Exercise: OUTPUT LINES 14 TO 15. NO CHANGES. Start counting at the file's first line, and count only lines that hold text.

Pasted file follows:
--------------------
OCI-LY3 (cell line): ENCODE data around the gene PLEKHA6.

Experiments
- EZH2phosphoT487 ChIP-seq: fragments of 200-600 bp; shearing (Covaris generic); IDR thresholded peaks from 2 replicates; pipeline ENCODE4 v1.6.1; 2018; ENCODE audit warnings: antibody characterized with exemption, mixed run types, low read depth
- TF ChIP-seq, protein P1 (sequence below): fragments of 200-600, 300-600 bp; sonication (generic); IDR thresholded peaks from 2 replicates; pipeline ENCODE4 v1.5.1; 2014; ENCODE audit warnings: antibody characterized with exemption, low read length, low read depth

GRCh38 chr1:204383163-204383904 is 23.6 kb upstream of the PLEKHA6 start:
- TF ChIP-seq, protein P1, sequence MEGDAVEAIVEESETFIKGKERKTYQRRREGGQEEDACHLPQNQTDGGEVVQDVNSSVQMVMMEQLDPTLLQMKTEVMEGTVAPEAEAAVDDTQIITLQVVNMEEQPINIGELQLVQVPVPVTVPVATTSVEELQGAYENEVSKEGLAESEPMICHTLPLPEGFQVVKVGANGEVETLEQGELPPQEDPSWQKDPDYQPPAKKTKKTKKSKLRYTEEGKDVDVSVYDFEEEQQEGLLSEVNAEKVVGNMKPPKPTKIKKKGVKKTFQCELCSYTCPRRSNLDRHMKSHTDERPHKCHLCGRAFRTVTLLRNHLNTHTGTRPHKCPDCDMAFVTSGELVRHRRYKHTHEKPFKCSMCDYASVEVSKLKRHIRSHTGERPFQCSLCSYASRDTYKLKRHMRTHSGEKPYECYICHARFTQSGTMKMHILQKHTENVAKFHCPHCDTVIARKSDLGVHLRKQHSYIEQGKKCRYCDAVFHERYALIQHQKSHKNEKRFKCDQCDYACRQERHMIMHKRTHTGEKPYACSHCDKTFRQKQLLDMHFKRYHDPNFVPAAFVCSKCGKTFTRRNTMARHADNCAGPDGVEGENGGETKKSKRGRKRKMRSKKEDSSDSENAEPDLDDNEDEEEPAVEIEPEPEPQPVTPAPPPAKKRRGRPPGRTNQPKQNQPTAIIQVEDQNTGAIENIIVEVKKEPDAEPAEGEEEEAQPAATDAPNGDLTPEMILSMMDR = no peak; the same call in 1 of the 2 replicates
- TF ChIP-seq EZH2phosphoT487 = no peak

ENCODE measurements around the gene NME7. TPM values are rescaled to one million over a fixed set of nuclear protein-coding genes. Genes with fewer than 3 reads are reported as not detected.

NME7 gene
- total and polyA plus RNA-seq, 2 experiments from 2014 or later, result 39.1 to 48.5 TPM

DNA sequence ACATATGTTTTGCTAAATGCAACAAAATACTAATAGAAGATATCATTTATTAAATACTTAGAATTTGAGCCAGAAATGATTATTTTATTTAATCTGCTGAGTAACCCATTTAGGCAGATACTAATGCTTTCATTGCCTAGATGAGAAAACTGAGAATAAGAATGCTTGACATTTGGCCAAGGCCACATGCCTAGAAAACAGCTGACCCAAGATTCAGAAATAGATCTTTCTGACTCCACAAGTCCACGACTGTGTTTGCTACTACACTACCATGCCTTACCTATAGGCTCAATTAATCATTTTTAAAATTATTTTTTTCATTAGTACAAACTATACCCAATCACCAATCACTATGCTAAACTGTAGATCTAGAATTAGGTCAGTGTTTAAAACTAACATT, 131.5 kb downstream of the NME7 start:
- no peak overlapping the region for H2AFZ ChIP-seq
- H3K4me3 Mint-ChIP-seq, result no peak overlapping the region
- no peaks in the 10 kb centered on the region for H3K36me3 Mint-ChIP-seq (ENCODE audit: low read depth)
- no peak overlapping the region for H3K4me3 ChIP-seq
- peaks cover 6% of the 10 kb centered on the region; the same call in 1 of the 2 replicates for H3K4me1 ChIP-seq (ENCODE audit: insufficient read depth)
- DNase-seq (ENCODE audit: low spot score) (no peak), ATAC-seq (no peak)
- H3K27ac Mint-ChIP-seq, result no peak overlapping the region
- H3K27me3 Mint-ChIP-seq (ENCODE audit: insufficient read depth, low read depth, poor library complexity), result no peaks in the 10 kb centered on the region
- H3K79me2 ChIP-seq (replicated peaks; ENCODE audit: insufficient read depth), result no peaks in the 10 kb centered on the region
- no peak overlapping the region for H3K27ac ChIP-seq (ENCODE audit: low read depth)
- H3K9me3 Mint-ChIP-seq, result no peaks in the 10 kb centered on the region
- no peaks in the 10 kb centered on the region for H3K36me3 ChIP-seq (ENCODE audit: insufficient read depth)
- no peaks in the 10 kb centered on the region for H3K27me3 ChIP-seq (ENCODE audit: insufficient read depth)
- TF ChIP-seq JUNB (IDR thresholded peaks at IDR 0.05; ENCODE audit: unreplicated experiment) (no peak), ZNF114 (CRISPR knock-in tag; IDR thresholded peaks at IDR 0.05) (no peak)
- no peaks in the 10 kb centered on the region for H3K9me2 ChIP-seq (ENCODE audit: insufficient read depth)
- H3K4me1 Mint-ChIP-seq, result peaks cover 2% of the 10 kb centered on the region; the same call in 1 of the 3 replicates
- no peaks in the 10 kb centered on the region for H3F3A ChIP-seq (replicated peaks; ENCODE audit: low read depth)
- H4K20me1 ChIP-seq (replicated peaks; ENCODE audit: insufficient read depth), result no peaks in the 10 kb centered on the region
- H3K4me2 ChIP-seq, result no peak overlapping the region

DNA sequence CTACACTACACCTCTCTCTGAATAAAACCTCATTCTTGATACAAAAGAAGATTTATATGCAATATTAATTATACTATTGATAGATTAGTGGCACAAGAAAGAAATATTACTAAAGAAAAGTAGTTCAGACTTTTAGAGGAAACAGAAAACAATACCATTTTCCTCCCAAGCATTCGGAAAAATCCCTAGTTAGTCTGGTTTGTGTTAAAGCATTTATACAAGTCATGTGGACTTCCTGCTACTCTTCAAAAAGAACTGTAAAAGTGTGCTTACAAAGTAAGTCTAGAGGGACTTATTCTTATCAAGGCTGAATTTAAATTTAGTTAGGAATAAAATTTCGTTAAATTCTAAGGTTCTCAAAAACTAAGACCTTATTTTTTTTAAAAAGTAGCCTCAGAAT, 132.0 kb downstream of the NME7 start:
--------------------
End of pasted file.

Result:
- no peaks in the 10 kb centered on the region for H3K36me3 Mint-ChIP-seq (ENCODE audit: low read depth)
- no peak overlapping the region for H3K4me3 ChIP-seq